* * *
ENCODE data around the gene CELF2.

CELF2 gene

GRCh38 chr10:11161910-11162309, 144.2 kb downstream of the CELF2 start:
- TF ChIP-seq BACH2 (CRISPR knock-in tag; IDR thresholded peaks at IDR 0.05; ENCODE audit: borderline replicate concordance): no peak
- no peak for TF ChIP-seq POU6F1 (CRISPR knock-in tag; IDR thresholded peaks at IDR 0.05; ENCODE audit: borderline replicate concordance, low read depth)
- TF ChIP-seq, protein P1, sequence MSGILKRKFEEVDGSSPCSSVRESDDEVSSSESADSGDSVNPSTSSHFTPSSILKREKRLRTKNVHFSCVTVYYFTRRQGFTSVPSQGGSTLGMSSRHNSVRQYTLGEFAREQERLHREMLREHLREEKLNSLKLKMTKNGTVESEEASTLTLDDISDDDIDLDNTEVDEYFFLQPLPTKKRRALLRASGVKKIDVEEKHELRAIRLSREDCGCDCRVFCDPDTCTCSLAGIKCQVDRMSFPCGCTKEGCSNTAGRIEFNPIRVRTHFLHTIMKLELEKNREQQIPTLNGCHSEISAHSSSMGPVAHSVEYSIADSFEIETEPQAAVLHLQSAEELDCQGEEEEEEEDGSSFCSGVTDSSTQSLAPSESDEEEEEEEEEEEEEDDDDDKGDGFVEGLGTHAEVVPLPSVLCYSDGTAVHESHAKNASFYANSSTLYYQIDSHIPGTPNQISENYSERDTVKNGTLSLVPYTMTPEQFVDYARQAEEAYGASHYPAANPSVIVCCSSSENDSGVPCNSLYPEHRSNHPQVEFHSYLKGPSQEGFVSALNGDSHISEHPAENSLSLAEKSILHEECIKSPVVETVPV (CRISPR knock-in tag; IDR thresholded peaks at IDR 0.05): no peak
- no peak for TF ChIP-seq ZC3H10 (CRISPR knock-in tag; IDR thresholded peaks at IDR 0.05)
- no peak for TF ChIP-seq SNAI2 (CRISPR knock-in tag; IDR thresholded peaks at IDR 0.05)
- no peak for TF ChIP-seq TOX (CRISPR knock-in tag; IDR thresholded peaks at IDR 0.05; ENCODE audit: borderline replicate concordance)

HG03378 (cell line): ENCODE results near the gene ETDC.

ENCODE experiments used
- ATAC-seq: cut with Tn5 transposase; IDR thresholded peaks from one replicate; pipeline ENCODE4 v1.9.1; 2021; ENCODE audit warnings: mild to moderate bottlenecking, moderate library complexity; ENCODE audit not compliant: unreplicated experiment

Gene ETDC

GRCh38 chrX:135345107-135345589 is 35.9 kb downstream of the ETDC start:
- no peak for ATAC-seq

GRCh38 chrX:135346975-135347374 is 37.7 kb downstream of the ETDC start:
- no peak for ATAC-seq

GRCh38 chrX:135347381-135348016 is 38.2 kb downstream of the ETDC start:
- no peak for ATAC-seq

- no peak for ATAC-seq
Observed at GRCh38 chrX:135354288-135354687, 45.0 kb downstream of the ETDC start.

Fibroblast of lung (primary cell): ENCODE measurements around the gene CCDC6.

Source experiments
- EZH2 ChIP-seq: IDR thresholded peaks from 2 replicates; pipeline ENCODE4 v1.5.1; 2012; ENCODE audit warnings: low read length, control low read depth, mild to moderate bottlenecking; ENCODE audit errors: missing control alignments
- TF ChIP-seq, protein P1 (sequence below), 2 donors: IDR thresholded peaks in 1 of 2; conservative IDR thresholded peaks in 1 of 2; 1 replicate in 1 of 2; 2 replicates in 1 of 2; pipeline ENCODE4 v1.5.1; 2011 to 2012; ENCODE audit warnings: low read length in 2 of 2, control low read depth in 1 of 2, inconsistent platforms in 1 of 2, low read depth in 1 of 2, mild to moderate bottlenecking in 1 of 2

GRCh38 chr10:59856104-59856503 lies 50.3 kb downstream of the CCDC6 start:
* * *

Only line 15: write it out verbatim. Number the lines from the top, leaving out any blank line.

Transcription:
- no peak for ATAC-seq